Wednesday, October 31, 2007

Nevada Weekend, In Pictures!

A week and a half ago a childhood friend and I made our annual trek to Reno. As is usual for me, I came back broke and my friend came back money ahead. How he can pick the right slot machines, I'll never know. Buildings like those in the picture below, though, aren't built because people like me keep winning.

click on pictures to zoom in


Anyway, he had some friends performing in The Music Man over in Virginia City, about a half an hour away, so we went to see the show. Virginia City is the site of the Comstock Lode, and in its heyday was a large city complete with an opera house--Piper's Opera House. It was in what is left of Piper's that we saw The Music Man.

You can see from the picture in the link above that the opera house appears built into the side of a hill; as a result, the stage and seating area are upstairs. The pictures are dark, but perhaps they're enough to jumpstart your imagination about what it must have been like in, say, the 1890's.


These first two pictures show alcoves on the left and right sides of the stage. They were used as part of the stage for the show we saw, but I wonder what role they played in the heyday. Might these have been the box seats? Best seats in the house!




These next two pictures show the picture of William Shakespeare that's painted above the stage.



This picture is looking towards the back of the opera house (theater). The balcony area is clearly visible.



Looking towards the front left of the hall, this is an unremarkable picture except for the lamp hanging from the ceiling. Zoom in and look closely enough and you can see that the fittings were clearly for gas. Also note the mirrored cover to reflect the light into the hall.



This wood stove stood in a corner at the rear. Virginia City, despite being in the desert, gets cold--at 6200' above sea level the city sees snow, and this heater would have been a welcome accompaniment to a visit to the opera under such circumstances.

We left Reno the next day, my pockets (and spirit) poorer for the experience but still having had a great time. Two pictures screamed to be taken.

And these are what, exactly? Large birdcages? Perhaps a venue for outdoor go-go dancing? Well, the cages aren't what's funny here. Zoom in and see that the pigeons on the ground to the left of the red cage are fake. Why the heck would anyone want fake pigeon statuary?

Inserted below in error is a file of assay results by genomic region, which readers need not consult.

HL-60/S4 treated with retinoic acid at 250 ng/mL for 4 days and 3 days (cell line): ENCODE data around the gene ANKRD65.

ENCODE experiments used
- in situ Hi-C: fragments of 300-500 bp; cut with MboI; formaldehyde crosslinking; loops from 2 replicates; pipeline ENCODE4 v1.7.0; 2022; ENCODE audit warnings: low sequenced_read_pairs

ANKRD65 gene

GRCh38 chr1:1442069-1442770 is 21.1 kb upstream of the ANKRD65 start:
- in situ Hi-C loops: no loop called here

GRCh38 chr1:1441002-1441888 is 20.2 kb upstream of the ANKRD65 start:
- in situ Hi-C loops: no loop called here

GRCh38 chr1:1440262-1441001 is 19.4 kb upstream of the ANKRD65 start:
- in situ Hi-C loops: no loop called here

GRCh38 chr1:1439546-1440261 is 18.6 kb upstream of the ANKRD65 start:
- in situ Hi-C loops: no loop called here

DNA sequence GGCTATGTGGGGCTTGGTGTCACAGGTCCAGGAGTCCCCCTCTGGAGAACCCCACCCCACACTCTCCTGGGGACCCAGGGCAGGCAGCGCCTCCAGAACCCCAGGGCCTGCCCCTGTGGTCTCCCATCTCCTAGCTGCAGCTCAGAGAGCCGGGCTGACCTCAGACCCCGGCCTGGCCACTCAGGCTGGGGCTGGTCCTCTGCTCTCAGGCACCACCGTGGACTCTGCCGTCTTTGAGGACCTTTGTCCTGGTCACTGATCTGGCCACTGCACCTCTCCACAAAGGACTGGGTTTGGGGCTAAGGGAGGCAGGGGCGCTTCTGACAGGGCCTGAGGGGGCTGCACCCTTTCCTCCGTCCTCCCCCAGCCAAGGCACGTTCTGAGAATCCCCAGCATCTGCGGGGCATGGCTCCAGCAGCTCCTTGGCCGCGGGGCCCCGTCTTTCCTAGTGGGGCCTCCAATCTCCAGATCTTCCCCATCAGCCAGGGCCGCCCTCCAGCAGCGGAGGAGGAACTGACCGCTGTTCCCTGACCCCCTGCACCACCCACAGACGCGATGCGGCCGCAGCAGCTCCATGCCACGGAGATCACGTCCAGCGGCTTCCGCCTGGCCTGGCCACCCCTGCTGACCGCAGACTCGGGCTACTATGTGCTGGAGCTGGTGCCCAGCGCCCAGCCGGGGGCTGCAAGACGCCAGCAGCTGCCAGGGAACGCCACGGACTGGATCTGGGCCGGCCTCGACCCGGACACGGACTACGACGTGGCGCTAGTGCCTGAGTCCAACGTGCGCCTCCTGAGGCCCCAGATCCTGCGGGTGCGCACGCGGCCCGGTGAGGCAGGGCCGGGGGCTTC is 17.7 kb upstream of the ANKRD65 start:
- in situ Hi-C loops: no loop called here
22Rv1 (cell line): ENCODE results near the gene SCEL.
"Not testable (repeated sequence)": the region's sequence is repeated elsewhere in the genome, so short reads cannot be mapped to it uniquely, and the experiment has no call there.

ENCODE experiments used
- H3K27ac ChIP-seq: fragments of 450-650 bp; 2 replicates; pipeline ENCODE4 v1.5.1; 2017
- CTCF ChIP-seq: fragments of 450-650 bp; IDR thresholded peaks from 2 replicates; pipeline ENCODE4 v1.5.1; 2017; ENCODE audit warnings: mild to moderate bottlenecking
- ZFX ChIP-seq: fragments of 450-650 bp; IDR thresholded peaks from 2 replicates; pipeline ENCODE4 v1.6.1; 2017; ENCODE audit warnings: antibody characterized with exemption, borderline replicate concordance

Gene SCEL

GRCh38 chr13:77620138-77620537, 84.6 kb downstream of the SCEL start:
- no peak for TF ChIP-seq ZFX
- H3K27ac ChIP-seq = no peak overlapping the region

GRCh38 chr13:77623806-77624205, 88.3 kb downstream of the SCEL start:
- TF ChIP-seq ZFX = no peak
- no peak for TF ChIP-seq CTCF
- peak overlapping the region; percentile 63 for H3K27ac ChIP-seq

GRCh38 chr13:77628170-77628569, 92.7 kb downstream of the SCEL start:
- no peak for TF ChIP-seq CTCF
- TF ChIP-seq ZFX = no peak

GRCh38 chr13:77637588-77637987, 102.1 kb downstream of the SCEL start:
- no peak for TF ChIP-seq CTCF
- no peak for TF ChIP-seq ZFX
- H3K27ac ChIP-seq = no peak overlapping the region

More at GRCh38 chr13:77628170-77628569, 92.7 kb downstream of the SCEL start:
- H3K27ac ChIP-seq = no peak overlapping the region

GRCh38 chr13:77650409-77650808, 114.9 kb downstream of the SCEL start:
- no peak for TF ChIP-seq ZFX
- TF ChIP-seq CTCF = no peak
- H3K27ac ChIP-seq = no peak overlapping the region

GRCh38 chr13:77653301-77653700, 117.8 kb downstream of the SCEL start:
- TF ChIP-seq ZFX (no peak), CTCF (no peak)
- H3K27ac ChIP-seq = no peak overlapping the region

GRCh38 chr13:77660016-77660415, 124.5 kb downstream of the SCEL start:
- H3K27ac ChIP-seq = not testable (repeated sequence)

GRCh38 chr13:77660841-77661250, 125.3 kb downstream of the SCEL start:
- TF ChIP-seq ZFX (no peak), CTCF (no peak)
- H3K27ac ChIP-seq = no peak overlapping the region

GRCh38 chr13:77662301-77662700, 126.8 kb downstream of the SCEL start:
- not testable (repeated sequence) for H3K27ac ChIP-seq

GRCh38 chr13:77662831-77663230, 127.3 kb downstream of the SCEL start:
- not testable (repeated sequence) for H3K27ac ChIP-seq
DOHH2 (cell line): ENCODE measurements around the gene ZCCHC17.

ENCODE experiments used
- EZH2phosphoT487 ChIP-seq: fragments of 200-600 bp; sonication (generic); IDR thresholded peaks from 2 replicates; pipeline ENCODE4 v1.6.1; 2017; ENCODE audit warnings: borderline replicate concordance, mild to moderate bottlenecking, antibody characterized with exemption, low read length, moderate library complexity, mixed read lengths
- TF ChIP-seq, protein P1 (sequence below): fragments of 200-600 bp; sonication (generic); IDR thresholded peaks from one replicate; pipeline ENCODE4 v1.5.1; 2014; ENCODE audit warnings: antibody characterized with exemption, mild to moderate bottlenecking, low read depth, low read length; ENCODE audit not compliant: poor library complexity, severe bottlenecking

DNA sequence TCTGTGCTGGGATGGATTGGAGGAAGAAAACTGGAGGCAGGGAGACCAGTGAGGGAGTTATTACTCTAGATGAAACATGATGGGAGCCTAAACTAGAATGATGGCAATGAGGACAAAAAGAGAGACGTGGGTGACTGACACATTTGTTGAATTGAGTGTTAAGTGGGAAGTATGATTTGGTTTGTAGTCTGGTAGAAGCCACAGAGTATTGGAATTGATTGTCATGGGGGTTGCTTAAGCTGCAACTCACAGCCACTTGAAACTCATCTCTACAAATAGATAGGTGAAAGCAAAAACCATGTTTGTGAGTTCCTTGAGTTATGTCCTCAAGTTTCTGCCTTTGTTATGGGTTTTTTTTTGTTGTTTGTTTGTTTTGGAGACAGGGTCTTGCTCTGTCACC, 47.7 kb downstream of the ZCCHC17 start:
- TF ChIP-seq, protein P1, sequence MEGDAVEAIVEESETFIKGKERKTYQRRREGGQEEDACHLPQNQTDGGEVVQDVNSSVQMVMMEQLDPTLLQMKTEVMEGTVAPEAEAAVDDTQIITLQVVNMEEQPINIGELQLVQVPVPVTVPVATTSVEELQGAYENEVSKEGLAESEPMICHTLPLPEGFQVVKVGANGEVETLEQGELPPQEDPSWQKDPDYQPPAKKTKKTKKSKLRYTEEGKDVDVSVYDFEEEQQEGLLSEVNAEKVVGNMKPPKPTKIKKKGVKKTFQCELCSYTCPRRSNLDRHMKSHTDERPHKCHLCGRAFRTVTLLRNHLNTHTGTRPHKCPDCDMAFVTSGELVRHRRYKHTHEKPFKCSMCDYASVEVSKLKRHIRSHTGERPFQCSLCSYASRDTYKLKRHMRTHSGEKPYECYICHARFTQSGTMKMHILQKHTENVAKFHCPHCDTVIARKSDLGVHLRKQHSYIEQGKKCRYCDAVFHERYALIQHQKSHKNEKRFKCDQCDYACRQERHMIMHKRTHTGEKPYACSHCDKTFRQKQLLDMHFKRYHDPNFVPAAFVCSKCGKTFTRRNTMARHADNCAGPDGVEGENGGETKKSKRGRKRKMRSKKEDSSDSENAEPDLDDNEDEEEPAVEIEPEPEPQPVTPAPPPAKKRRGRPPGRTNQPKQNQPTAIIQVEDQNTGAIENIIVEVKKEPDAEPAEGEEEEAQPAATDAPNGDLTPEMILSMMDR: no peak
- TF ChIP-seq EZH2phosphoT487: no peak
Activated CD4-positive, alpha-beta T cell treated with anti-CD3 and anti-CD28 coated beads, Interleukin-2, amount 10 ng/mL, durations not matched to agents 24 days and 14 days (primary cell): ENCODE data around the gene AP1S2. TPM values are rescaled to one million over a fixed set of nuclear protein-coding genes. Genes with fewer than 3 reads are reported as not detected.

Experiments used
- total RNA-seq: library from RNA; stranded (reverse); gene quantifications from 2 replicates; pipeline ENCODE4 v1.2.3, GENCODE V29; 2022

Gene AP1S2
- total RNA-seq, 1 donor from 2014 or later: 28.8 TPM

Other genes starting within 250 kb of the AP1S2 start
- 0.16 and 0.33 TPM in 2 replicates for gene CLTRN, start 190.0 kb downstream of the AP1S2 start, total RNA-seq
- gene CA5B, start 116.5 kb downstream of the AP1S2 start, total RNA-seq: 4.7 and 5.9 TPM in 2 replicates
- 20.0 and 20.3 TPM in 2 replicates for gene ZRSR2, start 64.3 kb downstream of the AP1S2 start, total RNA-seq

This picture needs no commentary.


More pictures of Reno (and Carson City, the capital) can be seen in this post from early last spring.

5 comments:

MasonPiper said...

Glad you enjoyed your visit and thank you for your contribution to my salary, I should be getting a raise this year, sometime. Our public art is varied and ...yeah I have no idea what model pigeons are for. Art cars are common, my favorite party in the desert seems to breed them.
Piper's on the other hand is very cool, when I first moved here I fell in with a bunch that would given their time and money to help restore it and the Elk's lodge next door, I have spent many hours up there and your post is real feel good about what they did, I have sent the url to a bunch of the others I know.

Thanks
Piper
aka Scott Hudson

allen said...

re: the cages and the phony pigeons

Maybe it's art?

Windsor (Ontario, Canada) was littered, river-side parks and sidewalks, with "art" cars some time back.

I couldn't find any links although I'm sure they're out there somewhere in cyberspace.

A whole slew of fiberglass coffee table-sized car-looking objects that were done up in a bunch of fanciful paint schemes.

rightwingprof said...

Virginia City! Now, the Bonanza theme is running through my head.

Darren said...

Did you know that in one (the pilot?) episode, the Cartwrights actually sang words to the the Bonanza theme? I'm sure everyone listening was pained enough that they never tried *that* stunt again! The music by itself if good enough!

rightwingprof said...

No, I didn't know that. Scary.

We watched Bonanza every week. Grew up on it. The Big Valley. Gunsmoke. What has happened to westerns? Where did they go?